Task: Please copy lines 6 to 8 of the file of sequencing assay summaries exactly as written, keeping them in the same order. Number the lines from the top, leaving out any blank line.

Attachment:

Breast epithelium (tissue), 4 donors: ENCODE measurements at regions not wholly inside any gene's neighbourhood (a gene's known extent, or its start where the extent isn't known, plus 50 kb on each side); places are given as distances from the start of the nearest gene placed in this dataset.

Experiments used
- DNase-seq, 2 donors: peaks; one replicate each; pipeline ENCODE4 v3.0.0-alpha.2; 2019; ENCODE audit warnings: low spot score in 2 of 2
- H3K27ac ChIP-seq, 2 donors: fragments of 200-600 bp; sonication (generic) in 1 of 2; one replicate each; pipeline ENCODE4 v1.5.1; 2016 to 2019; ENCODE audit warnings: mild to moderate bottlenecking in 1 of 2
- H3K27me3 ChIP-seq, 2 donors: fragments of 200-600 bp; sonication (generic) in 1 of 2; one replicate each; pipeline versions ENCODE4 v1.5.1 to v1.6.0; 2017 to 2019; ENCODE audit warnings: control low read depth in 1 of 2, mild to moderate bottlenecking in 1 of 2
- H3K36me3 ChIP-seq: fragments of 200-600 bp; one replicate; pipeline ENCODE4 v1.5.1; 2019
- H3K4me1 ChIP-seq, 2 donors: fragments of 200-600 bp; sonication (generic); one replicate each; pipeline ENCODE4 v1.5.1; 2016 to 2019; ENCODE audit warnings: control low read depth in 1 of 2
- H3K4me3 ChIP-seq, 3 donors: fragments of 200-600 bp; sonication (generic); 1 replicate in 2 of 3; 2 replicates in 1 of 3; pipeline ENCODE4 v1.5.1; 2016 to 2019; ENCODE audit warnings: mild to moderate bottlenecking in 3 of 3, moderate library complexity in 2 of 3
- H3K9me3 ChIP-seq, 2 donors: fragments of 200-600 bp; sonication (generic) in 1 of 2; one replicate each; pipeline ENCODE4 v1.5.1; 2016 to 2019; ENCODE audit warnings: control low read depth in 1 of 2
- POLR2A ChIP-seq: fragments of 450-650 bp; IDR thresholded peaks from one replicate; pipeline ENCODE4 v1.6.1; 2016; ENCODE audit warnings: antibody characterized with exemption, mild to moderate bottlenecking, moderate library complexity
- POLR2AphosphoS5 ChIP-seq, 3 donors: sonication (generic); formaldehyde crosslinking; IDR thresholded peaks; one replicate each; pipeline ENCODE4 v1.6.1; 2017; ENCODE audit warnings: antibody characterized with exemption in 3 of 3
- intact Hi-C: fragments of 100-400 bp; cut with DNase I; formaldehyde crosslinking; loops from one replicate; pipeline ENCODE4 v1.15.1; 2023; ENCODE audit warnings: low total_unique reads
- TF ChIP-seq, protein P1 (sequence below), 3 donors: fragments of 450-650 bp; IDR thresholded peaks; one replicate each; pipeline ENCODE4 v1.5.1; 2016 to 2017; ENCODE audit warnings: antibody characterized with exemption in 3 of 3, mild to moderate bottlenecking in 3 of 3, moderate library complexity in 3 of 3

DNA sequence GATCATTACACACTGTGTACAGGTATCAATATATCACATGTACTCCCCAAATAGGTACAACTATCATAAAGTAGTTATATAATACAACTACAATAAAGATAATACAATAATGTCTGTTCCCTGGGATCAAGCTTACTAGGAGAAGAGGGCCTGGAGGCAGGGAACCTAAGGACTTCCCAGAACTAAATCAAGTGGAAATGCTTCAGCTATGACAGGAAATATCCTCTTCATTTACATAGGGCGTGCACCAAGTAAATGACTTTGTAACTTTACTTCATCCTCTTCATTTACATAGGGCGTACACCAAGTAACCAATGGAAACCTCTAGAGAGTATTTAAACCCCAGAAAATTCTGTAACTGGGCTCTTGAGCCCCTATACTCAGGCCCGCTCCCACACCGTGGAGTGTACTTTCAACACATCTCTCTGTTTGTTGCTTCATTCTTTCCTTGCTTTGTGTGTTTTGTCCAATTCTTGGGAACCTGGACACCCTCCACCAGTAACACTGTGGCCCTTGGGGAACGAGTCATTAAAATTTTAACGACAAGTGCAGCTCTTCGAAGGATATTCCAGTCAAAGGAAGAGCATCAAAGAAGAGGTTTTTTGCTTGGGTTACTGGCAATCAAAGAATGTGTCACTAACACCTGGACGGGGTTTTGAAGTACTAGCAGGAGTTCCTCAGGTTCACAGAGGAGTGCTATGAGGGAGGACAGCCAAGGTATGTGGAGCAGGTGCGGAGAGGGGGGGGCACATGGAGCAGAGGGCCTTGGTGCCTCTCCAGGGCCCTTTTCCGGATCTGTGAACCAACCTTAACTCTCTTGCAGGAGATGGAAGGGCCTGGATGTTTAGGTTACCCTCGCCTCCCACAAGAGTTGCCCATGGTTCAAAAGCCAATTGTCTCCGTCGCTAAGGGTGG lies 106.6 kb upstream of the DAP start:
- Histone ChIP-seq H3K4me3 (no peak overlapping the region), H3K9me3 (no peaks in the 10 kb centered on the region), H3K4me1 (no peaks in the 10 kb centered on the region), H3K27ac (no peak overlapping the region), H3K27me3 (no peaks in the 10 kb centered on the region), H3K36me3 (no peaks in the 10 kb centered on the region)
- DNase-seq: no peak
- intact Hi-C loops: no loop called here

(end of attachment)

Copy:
- H3K36me3 ChIP-seq: fragments of 200-600 bp; one replicate; pipeline ENCODE4 v1.5.1; 2019
- H3K4me1 ChIP-seq, 2 donors: fragments of 200-600 bp; sonication (generic); one replicate each; pipeline ENCODE4 v1.5.1; 2016 to 2019; ENCODE audit warnings: control low read depth in 1 of 2
- H3K4me3 ChIP-seq, 3 donors: fragments of 200-600 bp; sonication (generic); 1 replicate in 2 of 3; 2 replicates in 1 of 3; pipeline ENCODE4 v1.5.1; 2016 to 2019; ENCODE audit warnings: mild to moderate bottlenecking in 3 of 3, moderate library complexity in 2 of 3